We're sorry, but the page you were seeking does not exist. It may have been moved or expired. Perhaps our search engine can help.
Worldwide, 19 million people have died of AIDS and 34 million are infected, according to a group raising money for research. With African countries such as Botswana reporting a 20 percent infection rate, raising funds to halt the disease has gained new impetus.
Pallotta TeamWorks of California calls AIDS "worse than the Black Plague," and is organizing three AIDS Vaccine Rides later this year - one in Alaska, one from Canada to the United States, and one in Montana. Of the 6,000 people who have registered to ride, Juneau's Jessica Menendez is one of two who will pedal in all three.
Menendez participated in the first Pallotta ride, held in Alaska last August with 2,000 starters. She'll be pedaling 575 miles from Missoula to Billings, Mont., July 30-Aug. 5; 500 miles from Fairbanks to Anchorage Aug. 20-25; and 400 miles from Montreal, Quebec, to Portland, Maine, Sept. 5-9.
Menendez, 37, was not an avid cyclist before she adopted the cause of AIDS. She had put only 60 miles on her new bicycle when she did the ride last August.
However, her muscular legs show she's no stranger to regular exercise. "I have been in the fitness industry as a personal trainer and group fitness instructor for almost 20 years," she said.
She's been employed by the Juneau Racquet Club for 10 years, where one of her duties is instructing clients on fixed exercise bikes in routines known as "spinning." But cycling in the wind and the rain is a new sport for her.
"I definitely have the endurance (for long rides), but when an 18-wheeler passes you, it's kind of scary," she said.
"It was a gruesome ride last August. People learned what the Great White North was like. Out of 1,504 riders who started only 237 finished on Day Two because of the rain and snow conditions," she said. Out of the 1,504 riders, 18 were Alaskans.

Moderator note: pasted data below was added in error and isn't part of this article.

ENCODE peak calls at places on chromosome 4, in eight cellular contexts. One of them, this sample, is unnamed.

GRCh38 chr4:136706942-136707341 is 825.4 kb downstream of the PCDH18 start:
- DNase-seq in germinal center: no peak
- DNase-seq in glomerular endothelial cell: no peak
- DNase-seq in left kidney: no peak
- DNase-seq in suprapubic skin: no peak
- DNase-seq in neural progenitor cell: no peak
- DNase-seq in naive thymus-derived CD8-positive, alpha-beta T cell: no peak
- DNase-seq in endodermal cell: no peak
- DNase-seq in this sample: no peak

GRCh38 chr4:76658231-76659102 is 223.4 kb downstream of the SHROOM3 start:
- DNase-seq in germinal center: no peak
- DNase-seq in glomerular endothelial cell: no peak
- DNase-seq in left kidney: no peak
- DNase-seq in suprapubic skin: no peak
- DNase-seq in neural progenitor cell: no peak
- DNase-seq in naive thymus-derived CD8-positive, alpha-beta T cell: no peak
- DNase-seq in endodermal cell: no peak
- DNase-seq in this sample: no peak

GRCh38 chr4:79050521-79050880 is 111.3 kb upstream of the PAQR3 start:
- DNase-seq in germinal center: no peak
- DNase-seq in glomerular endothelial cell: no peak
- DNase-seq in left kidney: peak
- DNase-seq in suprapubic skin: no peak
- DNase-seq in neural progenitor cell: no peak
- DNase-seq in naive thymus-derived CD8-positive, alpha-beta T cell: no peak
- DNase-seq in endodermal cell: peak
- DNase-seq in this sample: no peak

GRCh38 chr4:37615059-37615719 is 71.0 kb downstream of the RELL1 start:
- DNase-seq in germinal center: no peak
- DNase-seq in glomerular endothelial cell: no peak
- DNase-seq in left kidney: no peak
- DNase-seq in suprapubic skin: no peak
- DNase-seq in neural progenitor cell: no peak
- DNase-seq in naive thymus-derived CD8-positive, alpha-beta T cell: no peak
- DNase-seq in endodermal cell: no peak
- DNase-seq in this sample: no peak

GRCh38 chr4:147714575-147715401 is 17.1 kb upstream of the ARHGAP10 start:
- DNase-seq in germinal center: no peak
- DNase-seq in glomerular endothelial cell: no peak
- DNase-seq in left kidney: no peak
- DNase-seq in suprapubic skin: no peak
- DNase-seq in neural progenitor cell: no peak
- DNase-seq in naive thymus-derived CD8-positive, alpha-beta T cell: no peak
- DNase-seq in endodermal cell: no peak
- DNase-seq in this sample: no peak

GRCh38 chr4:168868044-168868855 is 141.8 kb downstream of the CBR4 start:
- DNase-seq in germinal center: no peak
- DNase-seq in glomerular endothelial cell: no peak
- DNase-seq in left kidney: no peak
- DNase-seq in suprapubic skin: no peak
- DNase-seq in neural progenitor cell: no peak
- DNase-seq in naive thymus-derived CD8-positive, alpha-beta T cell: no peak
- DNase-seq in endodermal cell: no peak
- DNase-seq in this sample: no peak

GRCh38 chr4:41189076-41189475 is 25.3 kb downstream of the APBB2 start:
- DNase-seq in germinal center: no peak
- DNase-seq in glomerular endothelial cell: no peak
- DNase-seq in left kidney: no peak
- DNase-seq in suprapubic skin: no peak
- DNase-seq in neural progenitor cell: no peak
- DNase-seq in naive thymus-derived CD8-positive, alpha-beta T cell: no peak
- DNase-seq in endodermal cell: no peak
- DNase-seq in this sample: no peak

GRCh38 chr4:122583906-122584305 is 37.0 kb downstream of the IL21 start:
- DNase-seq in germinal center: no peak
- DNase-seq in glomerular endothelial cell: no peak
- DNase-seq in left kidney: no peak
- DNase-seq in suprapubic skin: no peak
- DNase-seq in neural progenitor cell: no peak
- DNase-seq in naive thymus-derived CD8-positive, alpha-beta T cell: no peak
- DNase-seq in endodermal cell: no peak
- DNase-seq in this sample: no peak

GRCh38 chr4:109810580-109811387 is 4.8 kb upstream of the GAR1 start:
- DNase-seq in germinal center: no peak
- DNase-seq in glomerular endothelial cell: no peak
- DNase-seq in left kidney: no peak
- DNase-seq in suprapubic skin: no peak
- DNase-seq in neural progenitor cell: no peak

Menendez decided to ride because one of her friends died in her arms of AIDS.
"I saw the ride as an opportunity to get some closure. He died a week shy of his 40th birthday. It was a bittersweet loss because he was taken at such a young age and such an early stage (of AIDS)," she said. "If he had been able to hang in there longer, he might still be alive because of the advances in medicine (such as the 'AIDS cocktail' of drugs) that have been developed since."
The rewards of AIDS rides are great, she said.
"It was very inspiring to be among people of all ages and abilities and walks of life who came together for one single cause, to become just one echoing voice. There is no ego. There is a community of kindness, a community of caring, and all of this exists for one week with perfect strangers. It's very empowering as an athlete to cycle through communities where people sit at the roadside in tears thanking you for what you're doing."
The rides are "a moving message of what AIDS has done and what it will continue to do until we have a cure. Future generations are going to ask what we did about the AIDS crisis, and this is what I can do. It's probably much easier to write a check, but riding my bike is one way to channel the athletic energy I have in a positive way," said Menendez, who has been a board member of the local AIDS group Four A's (formerly Shanti) for three years.
Menendez is hoping more Alaskans will join at least one of the AIDS vaccine rides. "If people are interested in taking part or crewing, crew sports are always open. We also need sponsors, of course." She can be reached at 586-2246 or e-mailed at email@example.com. Pledges of support can be made online.
Ann Chandonnet can be reached at firstname.lastname@example.org.